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VOCAL-KY urges Louisville Metro government to act on their plan to reduce drug overdoses

Around 20 people stand together at Jefferson Square Park, or "Injustice Square." Many of them wear shirts supporting the grassroots group VOCAL-KY.
Morgan Watkins
/
Louisville Public Media
VOCAL-KY and a couple other local organizations held a news conference Tuesday to call on Louisville Metro Government to embrace a set of recommendations aimed at ending drug overdoses.

A year after VOCAL-KY unveiled its roadmap for Louisville Metro Government to end drug overdoses, the grassroots group called on local officials to take more action.

State data show over 500 people in Jefferson County died annually from a drug overdose between 2020 and 2022.

At a news conference Tuesday morning, VOCAL-KY director Shameka Parrish-Wright said the city must take immediate action to save more lives.

“Every drug overdose is preventable, and that’s what this is about,” she said. “We are about improving lives and saving lives so all Kentuckians can survive and thrive.

“We don’t want just Band-Aids. We want long-lasting approaches that can improve lives.”

Parrish-Wright and other members of VOCAL-KY, as well as a couple of other local organizations, highlighted the need for Louisville Metro Government to partner with them.

“I hope that the city will listen to us,” said Bella Schweizer, a leader with VOCAL-KY. “I hope that we can look forward to more along the lines of budget changes to support community-led programs. I hope that they will continue to work with us in cooperation.”

Also on Tuesday, VOCAL-KY released a new version of its roadmap to end overdoses. The group wants to see Louisville Mayor Craig Greenberg, who took office in January, and Metro Council members fully embrace the action plan.

The updated roadmap looks at the steps forward, and steps backward, that VOCAL-KY said the city has made over the past year.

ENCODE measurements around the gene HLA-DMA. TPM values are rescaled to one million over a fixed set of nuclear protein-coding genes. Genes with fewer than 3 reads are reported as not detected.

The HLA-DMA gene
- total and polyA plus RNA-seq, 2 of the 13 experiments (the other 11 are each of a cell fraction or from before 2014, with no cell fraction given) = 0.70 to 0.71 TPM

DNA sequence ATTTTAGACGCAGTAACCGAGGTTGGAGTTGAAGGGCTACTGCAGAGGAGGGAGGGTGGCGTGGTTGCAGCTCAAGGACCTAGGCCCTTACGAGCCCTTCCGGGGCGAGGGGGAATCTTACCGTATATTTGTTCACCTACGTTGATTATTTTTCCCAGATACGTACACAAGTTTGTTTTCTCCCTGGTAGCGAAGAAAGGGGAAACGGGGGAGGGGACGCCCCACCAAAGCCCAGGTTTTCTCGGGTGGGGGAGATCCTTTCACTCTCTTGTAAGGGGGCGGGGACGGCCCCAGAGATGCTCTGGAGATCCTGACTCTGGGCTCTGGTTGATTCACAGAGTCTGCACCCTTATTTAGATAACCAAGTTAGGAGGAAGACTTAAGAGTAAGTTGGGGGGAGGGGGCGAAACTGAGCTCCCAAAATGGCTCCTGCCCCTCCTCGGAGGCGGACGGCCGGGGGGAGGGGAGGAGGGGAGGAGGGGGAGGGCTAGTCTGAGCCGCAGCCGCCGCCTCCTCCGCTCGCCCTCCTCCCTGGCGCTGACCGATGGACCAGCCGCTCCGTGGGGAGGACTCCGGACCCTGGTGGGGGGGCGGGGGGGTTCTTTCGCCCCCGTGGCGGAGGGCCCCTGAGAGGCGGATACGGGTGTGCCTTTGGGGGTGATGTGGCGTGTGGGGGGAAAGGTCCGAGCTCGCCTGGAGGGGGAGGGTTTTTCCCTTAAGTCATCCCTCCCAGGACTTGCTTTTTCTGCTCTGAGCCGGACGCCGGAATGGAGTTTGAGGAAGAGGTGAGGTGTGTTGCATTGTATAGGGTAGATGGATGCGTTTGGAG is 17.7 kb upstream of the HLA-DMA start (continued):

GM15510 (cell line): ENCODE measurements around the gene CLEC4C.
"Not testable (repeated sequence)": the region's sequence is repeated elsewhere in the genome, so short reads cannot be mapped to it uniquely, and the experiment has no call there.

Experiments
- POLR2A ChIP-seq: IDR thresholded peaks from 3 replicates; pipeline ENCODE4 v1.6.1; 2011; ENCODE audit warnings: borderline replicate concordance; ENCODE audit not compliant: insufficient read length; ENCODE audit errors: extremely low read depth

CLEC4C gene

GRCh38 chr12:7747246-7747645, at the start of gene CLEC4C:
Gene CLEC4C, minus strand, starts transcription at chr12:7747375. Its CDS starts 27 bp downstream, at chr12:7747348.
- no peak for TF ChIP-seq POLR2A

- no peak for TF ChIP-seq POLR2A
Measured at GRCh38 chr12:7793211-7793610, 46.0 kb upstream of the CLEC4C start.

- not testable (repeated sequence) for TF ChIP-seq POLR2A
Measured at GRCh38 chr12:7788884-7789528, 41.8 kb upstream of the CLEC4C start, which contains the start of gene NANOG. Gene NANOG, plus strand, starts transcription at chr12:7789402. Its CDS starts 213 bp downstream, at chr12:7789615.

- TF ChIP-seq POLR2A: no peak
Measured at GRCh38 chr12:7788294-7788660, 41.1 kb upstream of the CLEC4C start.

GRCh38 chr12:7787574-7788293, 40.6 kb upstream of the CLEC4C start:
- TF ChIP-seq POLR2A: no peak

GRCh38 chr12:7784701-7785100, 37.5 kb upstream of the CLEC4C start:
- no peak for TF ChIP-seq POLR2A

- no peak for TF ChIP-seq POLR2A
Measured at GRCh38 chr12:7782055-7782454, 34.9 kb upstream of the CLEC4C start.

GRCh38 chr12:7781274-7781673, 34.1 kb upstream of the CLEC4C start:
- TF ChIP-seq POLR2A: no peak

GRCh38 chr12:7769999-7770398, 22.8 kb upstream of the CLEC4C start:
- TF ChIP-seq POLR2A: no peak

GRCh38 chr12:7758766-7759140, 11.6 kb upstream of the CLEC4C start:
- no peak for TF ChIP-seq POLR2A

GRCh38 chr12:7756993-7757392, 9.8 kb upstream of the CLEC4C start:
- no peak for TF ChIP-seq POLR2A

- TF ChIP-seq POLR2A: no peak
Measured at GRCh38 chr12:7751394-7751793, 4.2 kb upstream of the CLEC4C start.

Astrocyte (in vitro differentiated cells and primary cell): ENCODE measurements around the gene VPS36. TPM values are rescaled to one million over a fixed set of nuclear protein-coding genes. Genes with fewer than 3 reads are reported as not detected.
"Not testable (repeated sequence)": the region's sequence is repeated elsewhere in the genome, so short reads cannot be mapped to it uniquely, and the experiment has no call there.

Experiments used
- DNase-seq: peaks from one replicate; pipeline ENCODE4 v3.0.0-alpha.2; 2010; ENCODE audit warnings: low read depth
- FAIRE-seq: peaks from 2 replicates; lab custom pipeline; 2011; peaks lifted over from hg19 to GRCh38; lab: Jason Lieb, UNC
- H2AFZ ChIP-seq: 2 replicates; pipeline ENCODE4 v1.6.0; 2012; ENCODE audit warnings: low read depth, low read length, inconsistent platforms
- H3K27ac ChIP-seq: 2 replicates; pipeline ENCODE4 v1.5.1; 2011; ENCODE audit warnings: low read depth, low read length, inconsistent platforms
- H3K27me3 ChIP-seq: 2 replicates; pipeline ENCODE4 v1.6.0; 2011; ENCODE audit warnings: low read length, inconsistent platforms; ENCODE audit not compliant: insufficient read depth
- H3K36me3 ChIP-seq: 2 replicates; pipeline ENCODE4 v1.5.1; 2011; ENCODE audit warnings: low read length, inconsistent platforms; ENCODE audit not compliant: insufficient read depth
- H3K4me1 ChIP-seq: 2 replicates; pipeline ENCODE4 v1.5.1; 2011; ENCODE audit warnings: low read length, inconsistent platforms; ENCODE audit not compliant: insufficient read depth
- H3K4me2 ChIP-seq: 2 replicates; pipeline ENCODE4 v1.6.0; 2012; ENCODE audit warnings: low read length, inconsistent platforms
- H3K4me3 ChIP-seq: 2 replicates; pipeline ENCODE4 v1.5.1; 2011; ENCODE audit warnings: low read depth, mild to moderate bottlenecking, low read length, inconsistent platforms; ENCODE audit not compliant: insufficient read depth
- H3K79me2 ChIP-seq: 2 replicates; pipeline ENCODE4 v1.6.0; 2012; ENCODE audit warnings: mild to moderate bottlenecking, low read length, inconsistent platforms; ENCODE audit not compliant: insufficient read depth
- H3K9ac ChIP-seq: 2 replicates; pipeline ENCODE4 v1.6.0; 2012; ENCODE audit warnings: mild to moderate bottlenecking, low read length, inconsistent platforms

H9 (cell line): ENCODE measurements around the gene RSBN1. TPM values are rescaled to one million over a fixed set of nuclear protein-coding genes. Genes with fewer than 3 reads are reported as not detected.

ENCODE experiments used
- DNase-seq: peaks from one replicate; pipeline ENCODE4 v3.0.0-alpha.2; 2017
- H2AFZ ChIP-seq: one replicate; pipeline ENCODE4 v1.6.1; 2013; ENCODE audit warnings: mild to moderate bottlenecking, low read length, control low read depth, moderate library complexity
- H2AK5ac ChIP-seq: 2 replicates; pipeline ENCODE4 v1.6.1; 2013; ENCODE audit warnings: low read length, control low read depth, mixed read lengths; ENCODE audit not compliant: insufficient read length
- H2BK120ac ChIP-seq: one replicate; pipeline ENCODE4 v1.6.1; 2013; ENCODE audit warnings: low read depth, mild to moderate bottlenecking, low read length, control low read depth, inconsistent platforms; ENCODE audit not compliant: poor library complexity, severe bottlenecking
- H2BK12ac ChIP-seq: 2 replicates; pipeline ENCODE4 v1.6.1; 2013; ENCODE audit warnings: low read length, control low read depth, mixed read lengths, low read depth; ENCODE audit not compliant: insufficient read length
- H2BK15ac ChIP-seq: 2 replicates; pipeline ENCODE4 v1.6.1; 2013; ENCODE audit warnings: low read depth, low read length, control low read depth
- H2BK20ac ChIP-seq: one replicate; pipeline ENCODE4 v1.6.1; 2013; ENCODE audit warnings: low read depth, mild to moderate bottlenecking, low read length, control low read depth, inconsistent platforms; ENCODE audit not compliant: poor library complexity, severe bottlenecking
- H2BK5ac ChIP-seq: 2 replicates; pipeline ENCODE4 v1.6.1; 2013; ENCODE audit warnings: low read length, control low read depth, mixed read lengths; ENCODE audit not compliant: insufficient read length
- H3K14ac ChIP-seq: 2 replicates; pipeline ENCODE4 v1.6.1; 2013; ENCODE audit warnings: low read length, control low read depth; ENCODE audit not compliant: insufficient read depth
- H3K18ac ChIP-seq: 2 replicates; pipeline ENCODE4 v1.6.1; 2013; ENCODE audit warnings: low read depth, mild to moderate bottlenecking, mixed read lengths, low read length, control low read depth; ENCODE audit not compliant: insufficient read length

Their list of positive actions includes:

  • Expanding access to naloxone, a medication that can reverse an opioid overdose, within Louisville’s jail.
  • Greenberg’s plan to eventually establish a “community care campus” in Smoketown, offering temporary housing and other services to people who lack shelter.
  • Dedicating $1.5 million of the city’s first payout from settlements with companies that fueled the U.S. opioid crisis to local harm reduction and outreach services.

Despite the progress, VOCAL-KY said Louisville Metro officials have not meaningfully acted on their proposals. The group also criticized the city for repeatedly clearing out homeless encampments across Louisville.

Here are some of the VOCAL-KY roadmap’s recommendations:

  • Expand Louisvillians’ access to naloxone and to medication-assisted treatment for substance use disorders.
  • Allow community-based organizations and Louisville’s public health department to distribute kits that include tools people can use to take drugs in a safer way.
  • Stop sweeping out homeless encampments and, instead, provide more emergency housing.
  • Reduce the Louisville jail’s incarcerated population to under 1,000 people, in part by taking steps to stop criminalizing people for using drugs or lacking housing. 
  • Provide more access to medical care, including medication-assisted treatment, to people in the jail.

Although the roadmap speaks specifically to Louisville, Parrish-Wright said the recommendations can apply to and help other communities across Kentucky as well.
“This is an epidemic that has been cursing our state for a very long time. And so we want to be active and lift up the people and bring solutions that are brought to us by people who currently use drugs, people who are in recovery,” she said.

To bring more attention to this issue and the need to invest more in harm reduction, VOCAL-KY will host a rally and march on Aug. 31. That’s International Overdose Awareness Day.

The event starts that afternoon at 4 p.m. at Jefferson Square Park, also known as “Injustice Square.” Parrish-Wright said they’ll unveil an art project that honors those who’ve been lost to the United States’ “failed drug war.”

“We know that as administrations change, some of the priorities shift,” she said. “If we don’t keep lifting this up, the [Greenberg] administration can get bombarded by other issues.”

Parrish-Wright acknowledged there’s a wide range of issues that the city needs to address but said saving lives should always be the priority.

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Morgan is LPM's health reporter. Email Morgan at mwatkins@lpm.org.